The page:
Tesla says it will sue a mainland Chinese news site after a report accusing the maker of luxury electric autos of running a sweatshop in Shanghai where corner-cutting has damaged quality and risked safety.
Tesla signed an agreement with the Shanghai government in July 2017 to launch a “Gigafactory,” where the first batch of its electric cars were manufactured in Dec. 2019. Model 3 cars produced in the city started being exported to Europe in October this year.
However, a report published last week by Chinese tech news site PingWest accused Tesla of running a “Giga-Sweatshop.”
Tesla China Vice President Grace Tao blasted the report as “ridiculously fabricated,” adding in the post on China’s Twitter-like Weibo, that the company was planning to sue PingWest.
There were numerous cases of defective parts that “miraculously disappeared,” PingWest cited an employee in the warehouse and logistics department as saying.
Tesla abandoned its logistics system due to high costs and this affected accuracy and quality control of defective parts, according to the report. There was at least one instance that defective parts were loaded onto production vehicles, PingWest cited one of its sources saying.
Pressure to meet the high volume of Tesla’s production led to more defective parts entering the supply chain, the report said, citing a supplier. The solution was to lower the standard for passing quality checks, a staffer told PingWest.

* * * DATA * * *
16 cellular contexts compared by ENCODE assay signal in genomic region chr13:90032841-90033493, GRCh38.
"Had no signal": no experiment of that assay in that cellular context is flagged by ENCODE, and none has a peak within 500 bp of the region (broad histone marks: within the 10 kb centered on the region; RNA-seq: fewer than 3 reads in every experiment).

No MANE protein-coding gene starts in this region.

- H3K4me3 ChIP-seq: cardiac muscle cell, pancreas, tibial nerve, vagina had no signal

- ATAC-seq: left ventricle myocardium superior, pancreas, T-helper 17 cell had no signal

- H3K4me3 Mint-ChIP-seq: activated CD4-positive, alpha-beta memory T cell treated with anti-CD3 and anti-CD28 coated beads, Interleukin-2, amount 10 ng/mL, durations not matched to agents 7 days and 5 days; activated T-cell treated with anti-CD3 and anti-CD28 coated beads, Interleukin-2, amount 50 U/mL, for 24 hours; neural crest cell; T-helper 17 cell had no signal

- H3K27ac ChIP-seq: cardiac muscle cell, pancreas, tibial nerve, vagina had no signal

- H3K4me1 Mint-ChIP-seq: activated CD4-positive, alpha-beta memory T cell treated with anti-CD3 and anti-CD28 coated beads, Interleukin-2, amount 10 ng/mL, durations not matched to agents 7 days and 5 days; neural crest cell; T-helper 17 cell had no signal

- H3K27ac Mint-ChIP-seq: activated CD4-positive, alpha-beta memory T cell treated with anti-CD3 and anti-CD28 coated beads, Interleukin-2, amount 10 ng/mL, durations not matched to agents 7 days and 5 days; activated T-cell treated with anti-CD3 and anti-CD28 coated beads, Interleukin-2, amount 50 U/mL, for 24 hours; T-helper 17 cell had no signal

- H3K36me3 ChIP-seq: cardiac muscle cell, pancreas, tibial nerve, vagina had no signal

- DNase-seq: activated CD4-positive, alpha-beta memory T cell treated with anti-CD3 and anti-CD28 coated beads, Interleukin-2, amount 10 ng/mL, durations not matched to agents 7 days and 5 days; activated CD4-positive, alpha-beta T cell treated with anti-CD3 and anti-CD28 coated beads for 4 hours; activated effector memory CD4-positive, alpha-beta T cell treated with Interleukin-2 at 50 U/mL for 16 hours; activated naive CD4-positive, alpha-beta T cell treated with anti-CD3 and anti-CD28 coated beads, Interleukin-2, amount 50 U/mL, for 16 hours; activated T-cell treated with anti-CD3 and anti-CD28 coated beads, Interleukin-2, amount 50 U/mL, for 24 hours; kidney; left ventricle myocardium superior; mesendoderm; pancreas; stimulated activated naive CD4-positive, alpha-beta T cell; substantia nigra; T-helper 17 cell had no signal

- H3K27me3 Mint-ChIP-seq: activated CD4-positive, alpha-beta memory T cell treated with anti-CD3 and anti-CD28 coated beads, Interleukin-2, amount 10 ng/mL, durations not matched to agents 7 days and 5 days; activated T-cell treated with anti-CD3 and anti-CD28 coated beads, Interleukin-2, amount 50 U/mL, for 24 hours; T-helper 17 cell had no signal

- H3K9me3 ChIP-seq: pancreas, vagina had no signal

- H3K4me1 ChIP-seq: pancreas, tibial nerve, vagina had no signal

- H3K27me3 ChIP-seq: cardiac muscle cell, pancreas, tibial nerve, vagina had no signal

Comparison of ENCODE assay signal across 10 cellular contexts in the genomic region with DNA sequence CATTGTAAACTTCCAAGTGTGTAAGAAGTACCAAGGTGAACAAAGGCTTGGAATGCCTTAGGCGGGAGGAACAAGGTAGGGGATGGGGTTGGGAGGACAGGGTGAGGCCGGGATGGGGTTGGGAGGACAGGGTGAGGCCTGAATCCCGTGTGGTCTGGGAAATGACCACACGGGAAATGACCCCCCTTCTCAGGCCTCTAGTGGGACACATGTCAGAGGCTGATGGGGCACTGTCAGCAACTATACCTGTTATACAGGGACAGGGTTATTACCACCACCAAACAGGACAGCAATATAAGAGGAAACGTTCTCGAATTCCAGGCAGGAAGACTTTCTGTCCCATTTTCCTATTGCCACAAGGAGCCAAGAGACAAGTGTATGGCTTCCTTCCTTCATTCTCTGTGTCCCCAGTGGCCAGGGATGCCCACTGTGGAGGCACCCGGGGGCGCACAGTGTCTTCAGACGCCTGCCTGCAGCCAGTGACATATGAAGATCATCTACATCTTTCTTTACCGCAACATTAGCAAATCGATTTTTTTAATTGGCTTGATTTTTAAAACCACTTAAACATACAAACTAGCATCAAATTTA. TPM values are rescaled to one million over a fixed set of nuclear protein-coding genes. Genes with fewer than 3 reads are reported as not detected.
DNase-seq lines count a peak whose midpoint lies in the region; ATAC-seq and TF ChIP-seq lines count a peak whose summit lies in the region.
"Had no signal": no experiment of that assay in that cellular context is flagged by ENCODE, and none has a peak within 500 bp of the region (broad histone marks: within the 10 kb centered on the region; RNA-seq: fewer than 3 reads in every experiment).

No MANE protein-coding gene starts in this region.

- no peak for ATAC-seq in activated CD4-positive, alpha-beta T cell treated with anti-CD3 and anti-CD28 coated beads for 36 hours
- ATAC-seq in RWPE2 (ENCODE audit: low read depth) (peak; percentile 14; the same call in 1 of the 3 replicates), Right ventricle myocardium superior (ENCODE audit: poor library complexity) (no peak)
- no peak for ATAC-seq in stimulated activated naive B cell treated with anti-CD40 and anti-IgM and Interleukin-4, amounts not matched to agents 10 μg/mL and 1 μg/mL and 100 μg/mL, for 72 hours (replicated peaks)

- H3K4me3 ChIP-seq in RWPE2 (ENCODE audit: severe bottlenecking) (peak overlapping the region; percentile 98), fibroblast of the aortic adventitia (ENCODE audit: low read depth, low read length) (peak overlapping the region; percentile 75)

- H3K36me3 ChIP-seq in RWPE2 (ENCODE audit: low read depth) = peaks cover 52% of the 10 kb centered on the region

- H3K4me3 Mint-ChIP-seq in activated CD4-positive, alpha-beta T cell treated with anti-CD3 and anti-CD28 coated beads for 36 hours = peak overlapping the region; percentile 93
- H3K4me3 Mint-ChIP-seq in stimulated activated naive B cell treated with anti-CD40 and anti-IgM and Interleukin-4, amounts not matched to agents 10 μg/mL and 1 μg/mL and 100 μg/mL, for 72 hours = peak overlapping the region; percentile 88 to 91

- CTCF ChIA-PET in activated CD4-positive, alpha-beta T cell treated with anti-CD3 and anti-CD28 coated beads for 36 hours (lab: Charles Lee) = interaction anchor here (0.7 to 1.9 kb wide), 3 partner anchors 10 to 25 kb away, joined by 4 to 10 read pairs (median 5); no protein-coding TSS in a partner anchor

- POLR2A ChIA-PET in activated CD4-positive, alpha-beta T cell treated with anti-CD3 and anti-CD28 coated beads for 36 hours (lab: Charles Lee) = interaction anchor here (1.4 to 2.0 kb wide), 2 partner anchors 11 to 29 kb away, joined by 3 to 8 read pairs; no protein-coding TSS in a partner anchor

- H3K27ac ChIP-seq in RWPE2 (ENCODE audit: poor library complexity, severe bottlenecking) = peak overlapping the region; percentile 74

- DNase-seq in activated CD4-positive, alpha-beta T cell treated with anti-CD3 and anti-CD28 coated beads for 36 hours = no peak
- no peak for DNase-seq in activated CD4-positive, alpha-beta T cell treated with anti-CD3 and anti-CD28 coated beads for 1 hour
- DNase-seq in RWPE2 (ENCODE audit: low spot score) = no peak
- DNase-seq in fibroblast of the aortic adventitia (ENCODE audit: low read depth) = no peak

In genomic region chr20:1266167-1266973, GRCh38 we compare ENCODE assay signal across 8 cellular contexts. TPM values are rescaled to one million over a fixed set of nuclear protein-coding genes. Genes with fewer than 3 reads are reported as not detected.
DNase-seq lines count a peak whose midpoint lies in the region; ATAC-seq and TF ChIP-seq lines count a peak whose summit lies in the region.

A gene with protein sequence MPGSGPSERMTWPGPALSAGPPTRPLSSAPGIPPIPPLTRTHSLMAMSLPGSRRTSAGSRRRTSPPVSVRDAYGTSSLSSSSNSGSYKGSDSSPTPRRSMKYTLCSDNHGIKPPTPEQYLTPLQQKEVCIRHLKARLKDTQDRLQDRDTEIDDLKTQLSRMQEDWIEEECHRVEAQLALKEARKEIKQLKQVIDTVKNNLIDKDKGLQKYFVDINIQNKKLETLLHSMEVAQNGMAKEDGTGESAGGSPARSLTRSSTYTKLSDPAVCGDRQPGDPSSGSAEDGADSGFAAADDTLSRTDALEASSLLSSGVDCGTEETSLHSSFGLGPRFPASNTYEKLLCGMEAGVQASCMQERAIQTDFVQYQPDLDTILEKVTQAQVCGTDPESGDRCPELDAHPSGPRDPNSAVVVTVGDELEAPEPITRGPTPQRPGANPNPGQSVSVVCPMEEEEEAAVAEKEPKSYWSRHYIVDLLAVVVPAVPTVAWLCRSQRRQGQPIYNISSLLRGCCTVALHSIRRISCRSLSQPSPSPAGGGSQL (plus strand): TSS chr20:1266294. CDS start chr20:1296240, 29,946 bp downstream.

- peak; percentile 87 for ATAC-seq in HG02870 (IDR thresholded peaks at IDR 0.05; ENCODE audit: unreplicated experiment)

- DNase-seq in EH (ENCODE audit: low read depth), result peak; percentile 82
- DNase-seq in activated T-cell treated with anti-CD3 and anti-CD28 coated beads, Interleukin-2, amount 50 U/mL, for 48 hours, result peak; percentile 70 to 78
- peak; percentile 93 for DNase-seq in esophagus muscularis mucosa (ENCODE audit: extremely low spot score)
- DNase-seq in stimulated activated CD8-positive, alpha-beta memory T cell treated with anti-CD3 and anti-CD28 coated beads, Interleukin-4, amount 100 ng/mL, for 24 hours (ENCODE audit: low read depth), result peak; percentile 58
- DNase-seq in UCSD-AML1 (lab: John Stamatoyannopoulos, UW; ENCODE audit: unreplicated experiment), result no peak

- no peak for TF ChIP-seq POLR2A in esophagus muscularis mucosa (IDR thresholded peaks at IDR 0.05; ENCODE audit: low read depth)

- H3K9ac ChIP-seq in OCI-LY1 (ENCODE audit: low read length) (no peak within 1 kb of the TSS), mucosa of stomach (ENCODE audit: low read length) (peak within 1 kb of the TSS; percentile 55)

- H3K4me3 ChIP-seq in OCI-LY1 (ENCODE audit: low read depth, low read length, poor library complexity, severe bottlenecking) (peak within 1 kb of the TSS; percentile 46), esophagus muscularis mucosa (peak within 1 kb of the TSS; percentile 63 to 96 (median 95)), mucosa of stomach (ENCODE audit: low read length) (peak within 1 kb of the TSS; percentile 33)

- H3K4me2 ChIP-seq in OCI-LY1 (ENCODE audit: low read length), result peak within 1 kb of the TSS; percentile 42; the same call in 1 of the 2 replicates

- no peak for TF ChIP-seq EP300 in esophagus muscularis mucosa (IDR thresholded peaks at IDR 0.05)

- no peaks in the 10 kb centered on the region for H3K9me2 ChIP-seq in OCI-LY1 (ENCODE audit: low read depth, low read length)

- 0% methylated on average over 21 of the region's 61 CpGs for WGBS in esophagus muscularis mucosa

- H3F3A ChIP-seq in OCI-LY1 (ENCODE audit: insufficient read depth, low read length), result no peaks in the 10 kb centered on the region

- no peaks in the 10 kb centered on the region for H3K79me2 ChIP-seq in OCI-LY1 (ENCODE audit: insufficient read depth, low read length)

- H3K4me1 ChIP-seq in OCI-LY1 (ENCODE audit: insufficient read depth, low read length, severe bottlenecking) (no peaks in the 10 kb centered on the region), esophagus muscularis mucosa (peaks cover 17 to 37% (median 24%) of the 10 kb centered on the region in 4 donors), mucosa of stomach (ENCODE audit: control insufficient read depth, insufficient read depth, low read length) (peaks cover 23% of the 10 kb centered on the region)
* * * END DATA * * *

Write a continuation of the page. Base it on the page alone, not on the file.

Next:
The report alleged that the head of Tesla China’s after-sales department, Xue Juncheng, told a weekly staff meeting: “We’re not going to recall. Instead, we can change [parts] secretly when we find such problems in vehicles brought in for service.”
The Shanghai plant produced 22,900 Tesla cars in October this year. It took Beijing Benz Automotive 10 years to reach a monthly production of more than 20,000.
Workers at Tesla’s Shanghai factory told PingWest that many of them had quit with others having to do extra and extended shifts. Benefits have been rapidly shrinking: Snacks were no longer available, while those working later than 8.30 p.m. were given only instant noodles, the report claimed. The company had even provided bread that was past its sell-by date, it said.
The only thing that had kept workers happy was Tesla’s ever-rising share price, PingWest said. Tesla China promised all employees stock on a 1-year lock-up period, but that offer was rescinded in May this year, the report said.
There have been several reports of accidents in China relating to Tesla cars that suddenly accelerated on their own. A Tesla Model 3 car bought in October crashed into a hotel lobby in Hangzhou on Thursday. Similar incidents occured in Beijing this month, as well as in Wenzhou and Shanghai in August.
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